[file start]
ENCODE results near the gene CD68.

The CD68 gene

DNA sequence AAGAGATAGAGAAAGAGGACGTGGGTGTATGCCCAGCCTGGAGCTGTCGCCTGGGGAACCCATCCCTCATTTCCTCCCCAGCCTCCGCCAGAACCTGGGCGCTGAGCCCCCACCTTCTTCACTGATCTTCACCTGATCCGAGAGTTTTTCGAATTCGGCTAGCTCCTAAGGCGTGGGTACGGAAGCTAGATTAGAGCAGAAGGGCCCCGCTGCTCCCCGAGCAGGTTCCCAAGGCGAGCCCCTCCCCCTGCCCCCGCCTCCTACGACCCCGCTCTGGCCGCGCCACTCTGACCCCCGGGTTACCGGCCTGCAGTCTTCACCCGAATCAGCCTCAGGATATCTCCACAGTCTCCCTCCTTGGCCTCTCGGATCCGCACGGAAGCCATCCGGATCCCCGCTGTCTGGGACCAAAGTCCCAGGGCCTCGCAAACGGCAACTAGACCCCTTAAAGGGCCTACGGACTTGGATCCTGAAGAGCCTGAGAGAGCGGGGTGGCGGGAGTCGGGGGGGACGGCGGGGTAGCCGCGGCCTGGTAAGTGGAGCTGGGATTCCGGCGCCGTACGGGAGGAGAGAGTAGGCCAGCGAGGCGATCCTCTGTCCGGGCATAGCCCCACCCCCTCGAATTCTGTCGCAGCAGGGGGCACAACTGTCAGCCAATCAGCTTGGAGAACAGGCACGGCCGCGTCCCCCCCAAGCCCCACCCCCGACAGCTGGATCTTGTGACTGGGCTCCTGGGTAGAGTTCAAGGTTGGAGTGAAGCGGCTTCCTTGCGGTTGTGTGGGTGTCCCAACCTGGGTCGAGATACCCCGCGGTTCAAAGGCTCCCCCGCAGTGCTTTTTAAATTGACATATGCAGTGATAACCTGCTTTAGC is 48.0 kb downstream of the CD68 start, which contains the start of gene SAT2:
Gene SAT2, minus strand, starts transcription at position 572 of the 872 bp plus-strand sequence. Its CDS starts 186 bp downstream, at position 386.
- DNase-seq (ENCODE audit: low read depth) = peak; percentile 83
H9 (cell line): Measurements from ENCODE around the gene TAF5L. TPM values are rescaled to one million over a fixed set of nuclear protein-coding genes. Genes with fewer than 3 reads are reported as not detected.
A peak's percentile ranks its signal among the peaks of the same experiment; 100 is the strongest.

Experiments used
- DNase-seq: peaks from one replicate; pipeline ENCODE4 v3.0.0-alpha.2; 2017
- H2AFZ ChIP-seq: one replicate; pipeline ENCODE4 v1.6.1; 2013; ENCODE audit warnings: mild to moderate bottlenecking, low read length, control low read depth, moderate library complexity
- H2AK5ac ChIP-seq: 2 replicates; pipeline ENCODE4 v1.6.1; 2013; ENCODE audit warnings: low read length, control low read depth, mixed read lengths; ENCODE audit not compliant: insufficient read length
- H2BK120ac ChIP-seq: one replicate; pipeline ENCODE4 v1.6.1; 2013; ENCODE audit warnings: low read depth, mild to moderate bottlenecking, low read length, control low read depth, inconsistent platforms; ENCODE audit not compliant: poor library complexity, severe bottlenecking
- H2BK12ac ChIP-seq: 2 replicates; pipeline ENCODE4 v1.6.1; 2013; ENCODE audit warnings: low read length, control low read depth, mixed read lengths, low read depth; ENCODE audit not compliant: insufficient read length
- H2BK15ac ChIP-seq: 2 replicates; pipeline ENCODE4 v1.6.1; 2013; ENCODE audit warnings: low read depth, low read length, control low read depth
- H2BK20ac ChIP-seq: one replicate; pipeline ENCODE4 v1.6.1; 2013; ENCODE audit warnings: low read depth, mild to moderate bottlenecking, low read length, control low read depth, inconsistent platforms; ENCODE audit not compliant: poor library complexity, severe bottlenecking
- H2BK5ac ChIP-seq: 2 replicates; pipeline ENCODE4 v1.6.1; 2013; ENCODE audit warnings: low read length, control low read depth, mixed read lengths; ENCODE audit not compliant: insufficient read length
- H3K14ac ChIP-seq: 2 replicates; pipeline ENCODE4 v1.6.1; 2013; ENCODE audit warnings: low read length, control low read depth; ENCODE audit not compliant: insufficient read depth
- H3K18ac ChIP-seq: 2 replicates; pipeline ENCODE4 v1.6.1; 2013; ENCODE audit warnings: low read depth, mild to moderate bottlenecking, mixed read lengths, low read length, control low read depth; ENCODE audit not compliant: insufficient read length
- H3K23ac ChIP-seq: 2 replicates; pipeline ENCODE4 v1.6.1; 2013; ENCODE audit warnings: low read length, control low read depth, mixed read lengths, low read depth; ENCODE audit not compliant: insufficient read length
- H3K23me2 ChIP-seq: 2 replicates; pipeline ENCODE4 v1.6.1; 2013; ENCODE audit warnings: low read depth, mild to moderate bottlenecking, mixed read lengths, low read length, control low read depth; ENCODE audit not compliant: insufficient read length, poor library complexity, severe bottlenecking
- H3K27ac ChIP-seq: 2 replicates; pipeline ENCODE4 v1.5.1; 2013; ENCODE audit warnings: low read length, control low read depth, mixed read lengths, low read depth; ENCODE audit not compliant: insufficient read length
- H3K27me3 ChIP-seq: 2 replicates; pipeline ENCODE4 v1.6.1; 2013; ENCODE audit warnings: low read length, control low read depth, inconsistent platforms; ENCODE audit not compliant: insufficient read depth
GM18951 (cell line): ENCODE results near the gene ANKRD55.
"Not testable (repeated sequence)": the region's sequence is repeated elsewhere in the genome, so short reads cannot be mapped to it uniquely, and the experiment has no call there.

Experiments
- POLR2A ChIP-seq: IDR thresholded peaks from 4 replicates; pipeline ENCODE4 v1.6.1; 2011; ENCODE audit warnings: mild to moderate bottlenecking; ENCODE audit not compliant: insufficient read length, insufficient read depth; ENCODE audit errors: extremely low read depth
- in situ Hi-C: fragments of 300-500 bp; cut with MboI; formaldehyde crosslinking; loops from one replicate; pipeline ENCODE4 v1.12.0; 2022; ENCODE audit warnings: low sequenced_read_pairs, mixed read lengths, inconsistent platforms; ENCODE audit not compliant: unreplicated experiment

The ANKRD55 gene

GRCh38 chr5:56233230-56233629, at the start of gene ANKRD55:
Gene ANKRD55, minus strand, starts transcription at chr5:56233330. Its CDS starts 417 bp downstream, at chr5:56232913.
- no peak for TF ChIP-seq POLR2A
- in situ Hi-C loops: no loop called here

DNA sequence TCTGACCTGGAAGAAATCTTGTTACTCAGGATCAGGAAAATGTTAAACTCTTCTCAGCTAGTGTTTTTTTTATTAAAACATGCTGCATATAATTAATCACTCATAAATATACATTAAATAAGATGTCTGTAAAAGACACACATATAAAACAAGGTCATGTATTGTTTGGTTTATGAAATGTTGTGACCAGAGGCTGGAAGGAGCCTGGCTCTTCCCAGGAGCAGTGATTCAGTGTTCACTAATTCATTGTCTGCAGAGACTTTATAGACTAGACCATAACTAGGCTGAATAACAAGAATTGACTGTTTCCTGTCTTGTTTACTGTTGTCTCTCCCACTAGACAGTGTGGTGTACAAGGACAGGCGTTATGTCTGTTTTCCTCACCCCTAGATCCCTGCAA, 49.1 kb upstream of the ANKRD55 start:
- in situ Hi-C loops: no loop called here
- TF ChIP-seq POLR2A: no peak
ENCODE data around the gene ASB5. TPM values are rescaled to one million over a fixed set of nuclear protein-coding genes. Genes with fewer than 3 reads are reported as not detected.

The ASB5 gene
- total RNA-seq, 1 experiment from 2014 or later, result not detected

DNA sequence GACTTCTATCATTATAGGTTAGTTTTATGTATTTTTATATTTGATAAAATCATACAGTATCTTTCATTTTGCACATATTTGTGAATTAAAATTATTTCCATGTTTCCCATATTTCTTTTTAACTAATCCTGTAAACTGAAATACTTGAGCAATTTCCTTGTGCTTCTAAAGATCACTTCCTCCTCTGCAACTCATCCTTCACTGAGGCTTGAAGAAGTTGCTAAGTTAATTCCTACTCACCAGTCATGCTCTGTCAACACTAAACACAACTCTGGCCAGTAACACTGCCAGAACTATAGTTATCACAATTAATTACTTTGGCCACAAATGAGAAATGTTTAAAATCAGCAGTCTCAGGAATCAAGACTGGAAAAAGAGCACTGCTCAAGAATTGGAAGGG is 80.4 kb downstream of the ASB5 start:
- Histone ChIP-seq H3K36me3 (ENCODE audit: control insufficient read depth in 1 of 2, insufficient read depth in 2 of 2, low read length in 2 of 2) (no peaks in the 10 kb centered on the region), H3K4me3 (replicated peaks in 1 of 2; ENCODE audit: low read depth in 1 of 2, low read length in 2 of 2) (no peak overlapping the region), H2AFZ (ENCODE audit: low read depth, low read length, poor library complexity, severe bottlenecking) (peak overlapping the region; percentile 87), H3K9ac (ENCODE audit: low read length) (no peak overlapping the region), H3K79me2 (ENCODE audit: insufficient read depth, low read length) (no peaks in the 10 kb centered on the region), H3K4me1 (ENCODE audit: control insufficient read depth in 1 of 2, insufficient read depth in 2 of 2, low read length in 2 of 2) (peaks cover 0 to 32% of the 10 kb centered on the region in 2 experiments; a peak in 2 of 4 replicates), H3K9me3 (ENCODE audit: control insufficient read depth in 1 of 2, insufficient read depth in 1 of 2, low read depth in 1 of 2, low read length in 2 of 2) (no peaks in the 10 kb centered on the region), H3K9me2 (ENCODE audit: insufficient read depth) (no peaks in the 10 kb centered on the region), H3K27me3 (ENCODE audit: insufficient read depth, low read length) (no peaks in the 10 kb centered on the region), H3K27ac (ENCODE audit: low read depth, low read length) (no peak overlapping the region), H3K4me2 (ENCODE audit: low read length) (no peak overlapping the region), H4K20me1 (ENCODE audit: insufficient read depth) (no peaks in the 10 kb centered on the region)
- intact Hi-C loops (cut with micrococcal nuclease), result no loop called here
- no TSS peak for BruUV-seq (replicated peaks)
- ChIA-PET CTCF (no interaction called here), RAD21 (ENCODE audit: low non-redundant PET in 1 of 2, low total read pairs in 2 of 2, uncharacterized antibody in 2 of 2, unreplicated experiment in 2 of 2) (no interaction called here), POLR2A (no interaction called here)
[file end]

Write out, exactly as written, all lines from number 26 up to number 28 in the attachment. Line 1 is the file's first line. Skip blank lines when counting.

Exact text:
- POLR2A ChIP-seq: IDR thresholded peaks from 4 replicates; pipeline ENCODE4 v1.6.1; 2011; ENCODE audit warnings: mild to moderate bottlenecking; ENCODE audit not compliant: insufficient read length, insufficient read depth; ENCODE audit errors: extremely low read depth
- in situ Hi-C: fragments of 300-500 bp; cut with MboI; formaldehyde crosslinking; loops from one replicate; pipeline ENCODE4 v1.12.0; 2022; ENCODE audit warnings: low sequenced_read_pairs, mixed read lengths, inconsistent platforms; ENCODE audit not compliant: unreplicated experiment

The ANKRD55 gene